The obstruction to gradient sensitivity in Model 1 is the saturable form of the signals A and I, combined with the parameter requirements of a biphasic growth response. Within the framework of the model, sensitive gradient sensing requires a comparison of A and I while both are in the linear regime with respect to concentration. In this case, A/Ic1/c2, and a highly effective gradient detector can be constructed. Indeed, a central assumption of the models of ref. [28] is that both activating and inhibitory signals are far from saturation. Here, however, a biphasic steady-state response (Fig 3B) requires that activation occurs at much lower concentrations than inhibition. This imposes the necessary condition that KAKI, precluding a direct comparison in respective linear regimes when the difference in input concentrations is small. Independent of the model, TrkA activation by NGF is indeed saturable [2931], yet remarkable gradient sensitivity was observed experimentally over two orders of magnitude of concentration (Fig 2C). Thus, both the model and experimental data point to a mechanism for gradient detection that operates with high sensitivity, despite receptor saturation.

How can the effects of signal saturation be overcome? A common theoretical assumption is that cells can perform the necessary computations to invert expressions such as (1) and (2), and thus access the original input variables [3236]. In this way, a system that depends on the ratio of inputs could be constructed by forming the expression (4) providing a possible means for sensitive gradient detection. However, to the best of our knowledge, no biologically realisable implementation of this operation has been derived. To make our hypothesis concrete, we construct a network that performs the algebraic manipulations required of Eq (4) (motivated by ref. [37]), and thus present an explicit gradient sensing mechanism. To do so requires only minor modifications of Model 1, sharing both the input pathways and basic network structure (Fig 3C). A dual negative regulation, induced by interaction between A and I, provides the necessary processing to unpack both saturating signals simultaneously.

In this network, the activating and inhibitory pathways are integrated indirectly through downstream effector molecules X and Y. The two effectors enzymatically convert a target protein between an inactive F and active form F*. Inhibitors ZX and ZY are produced through upstream interaction between A and I, and thus degrade the effectors in proportion to the product AI. Intuitively, this can be understood as a form of mutual inhibition where A acts to suppress the activity of I, when I is present, and vice versa. We provide the governing differential equations and parameters of the model in Methods. At steady-state, and assuming that degradation of ZX and ZY is much slower than the inhibitory reactions, (5) where the ki are combinations of rate parameters, and equality holds when the rates of inhibitor degradation go to zero. Assuming general Michaelis-Menten kinetics for activation and inactivation of F, the steady-state output of the network is given by the Goldbeter-Koshland function [38], which depends only on and through the ratio . Thus, with appropriate choice of parameters ki, by comparison with Eq (4), the network output is a function of the concentration gradient, and independent of background concentration and associated receptor saturation. Moreover, if the enzyme kinetics are assumed to operate in the zero-order regime, the network can be made arbitrarily sensitive to small differences in concentrations, while remaining bounded in the case that c2 = 0. Functionally, this is approximately equivalent to the response, (6) with tunable Hill coefficient h.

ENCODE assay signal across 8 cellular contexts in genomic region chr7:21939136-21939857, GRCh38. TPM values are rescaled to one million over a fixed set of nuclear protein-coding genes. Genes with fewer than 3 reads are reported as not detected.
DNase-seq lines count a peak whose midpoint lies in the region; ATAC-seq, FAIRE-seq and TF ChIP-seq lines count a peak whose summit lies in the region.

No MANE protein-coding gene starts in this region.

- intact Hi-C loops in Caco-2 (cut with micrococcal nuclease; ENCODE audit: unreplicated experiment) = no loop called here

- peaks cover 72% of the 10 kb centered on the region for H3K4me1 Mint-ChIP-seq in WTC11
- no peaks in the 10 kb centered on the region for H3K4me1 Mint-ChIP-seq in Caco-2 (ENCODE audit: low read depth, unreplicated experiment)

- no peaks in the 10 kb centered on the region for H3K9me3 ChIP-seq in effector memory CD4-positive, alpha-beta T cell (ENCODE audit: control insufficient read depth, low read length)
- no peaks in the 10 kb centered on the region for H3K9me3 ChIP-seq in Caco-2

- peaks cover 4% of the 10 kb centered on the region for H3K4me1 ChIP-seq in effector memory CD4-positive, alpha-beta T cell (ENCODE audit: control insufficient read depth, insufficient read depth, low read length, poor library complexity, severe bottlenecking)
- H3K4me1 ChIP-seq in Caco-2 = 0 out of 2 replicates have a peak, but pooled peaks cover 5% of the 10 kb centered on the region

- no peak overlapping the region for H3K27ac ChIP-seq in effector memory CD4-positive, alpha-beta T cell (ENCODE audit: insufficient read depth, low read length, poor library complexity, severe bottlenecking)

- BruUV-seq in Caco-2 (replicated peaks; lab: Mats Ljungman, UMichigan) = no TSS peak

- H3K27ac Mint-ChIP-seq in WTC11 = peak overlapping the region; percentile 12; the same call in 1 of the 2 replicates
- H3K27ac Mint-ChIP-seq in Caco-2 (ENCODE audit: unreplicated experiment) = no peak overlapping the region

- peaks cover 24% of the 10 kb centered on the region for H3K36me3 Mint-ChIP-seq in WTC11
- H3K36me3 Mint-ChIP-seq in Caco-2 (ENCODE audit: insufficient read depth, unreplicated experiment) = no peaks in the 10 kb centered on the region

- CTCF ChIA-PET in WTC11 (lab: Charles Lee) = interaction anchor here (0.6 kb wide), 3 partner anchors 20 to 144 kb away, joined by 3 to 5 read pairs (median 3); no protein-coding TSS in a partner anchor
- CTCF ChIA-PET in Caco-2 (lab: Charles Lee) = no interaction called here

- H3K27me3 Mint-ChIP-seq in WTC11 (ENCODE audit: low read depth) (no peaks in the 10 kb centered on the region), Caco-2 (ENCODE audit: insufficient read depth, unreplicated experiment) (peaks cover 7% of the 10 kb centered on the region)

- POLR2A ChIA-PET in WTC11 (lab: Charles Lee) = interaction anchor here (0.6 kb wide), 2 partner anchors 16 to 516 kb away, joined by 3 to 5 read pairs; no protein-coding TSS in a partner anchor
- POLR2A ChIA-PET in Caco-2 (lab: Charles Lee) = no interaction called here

To perfectly extract the gradient signal through this network requires an appropriate choice of the parameters that appear in Eq (5), such that k4 = IT, k6 = AT and k3/k5 = KA/KI. To test the robustness of the output to changes in these values we computed the steady-state with random perturbations to parameters. For individual pairs of inputs (c1, c2) spanning 0.001 − 100 nM, a 10% multiplicative, uniformly distributed noise term was applied independently to each parameter in Eq (5). We performed this procedure 100 times for each pair of concentrations, and computed the average output over trials (Fig 3D), representing the average response of a collection of neurites with some cell-cell variability in intrinsic parameters. For concentrations between 0.001 − 1 nM, a sharp separation persists between up-gradient (c1 > c2) and down-gradient (c1 < c2) conditions, with an eventual loss of discriminability at higher concentrations. Further simulations revealed k6 to be the most sensitive parameter, as keeping this value fixed extended the sharp boundary to concentrations up to 100 nM.

Coupled growth and gradient detection